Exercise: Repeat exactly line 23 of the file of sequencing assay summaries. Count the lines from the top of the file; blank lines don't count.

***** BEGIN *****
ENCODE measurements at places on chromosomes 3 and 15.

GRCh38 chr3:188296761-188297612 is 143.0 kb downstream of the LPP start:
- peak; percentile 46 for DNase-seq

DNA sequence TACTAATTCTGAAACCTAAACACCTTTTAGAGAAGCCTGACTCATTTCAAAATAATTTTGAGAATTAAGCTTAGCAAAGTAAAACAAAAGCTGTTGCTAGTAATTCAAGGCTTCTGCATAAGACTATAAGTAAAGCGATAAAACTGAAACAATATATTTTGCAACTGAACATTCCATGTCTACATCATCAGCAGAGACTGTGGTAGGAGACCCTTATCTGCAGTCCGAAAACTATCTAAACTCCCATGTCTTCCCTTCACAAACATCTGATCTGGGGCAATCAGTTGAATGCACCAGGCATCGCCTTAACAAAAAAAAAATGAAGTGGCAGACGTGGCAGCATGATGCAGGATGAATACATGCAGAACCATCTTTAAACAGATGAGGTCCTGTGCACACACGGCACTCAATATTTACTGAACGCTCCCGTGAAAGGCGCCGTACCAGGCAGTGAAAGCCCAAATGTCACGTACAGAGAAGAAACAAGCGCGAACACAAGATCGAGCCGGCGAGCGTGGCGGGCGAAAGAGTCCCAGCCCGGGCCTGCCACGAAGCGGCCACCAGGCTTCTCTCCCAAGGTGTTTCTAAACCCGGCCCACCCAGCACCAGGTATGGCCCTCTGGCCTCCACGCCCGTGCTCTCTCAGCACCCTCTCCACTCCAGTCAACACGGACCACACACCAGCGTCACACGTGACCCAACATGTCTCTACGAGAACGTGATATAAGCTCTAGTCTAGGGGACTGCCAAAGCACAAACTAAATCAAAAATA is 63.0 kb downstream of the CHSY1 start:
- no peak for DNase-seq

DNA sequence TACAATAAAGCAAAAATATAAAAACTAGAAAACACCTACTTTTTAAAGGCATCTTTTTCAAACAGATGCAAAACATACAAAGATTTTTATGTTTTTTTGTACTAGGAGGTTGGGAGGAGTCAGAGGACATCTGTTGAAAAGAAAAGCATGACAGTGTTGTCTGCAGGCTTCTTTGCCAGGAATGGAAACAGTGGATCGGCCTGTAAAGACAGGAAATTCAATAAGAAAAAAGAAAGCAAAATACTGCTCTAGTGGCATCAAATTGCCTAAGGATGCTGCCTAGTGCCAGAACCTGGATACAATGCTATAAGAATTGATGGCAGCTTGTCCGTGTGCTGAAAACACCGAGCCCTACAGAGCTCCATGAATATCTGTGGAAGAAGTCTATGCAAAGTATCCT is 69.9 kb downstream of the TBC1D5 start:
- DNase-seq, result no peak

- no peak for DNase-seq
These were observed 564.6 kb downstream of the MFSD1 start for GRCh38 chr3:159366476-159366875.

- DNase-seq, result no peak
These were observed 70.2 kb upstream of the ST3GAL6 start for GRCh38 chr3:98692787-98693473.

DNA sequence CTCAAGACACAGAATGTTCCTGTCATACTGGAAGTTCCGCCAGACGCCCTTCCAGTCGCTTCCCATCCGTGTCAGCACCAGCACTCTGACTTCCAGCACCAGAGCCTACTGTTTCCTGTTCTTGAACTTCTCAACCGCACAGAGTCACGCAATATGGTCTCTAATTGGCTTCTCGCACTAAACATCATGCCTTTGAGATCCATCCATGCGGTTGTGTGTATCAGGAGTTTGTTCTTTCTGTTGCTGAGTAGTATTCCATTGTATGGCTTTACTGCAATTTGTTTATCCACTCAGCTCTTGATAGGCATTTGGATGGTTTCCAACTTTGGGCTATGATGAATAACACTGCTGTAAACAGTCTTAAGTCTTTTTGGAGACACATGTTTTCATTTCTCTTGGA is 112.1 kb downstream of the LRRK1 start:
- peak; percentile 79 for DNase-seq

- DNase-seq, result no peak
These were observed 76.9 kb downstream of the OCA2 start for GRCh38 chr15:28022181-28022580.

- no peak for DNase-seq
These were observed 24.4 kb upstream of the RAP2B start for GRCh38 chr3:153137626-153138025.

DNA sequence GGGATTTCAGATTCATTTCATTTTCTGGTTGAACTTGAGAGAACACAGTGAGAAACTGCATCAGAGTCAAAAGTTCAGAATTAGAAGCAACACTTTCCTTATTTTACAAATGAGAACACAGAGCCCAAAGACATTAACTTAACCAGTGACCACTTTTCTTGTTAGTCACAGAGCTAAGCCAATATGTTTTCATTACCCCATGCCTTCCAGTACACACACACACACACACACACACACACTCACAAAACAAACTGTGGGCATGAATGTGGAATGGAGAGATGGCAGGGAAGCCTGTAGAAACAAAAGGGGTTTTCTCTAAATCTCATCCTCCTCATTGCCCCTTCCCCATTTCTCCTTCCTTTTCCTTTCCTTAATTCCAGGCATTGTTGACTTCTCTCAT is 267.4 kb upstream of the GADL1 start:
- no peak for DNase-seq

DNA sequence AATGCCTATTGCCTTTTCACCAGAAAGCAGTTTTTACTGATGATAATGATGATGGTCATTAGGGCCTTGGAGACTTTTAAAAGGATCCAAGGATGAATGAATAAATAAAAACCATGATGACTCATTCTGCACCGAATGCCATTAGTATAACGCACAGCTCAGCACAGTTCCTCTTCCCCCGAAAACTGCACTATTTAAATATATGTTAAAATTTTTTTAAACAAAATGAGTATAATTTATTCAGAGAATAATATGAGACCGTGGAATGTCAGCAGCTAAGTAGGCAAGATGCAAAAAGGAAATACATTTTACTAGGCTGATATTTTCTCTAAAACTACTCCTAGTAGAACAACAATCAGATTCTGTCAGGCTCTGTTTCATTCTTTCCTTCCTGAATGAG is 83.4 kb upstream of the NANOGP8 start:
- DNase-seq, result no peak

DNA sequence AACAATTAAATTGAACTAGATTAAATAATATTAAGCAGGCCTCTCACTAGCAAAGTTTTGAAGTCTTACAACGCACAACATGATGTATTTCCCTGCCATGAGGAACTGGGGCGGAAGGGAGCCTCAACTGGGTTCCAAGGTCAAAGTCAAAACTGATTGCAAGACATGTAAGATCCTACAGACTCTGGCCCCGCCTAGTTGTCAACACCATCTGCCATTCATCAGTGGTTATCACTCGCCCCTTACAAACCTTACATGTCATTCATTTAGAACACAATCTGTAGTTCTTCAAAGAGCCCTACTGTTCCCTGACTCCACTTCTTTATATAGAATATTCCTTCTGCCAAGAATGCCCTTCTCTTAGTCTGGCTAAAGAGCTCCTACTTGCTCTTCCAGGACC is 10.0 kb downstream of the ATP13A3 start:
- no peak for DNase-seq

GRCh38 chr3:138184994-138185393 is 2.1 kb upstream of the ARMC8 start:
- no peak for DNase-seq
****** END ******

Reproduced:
- no peak for DNase-seq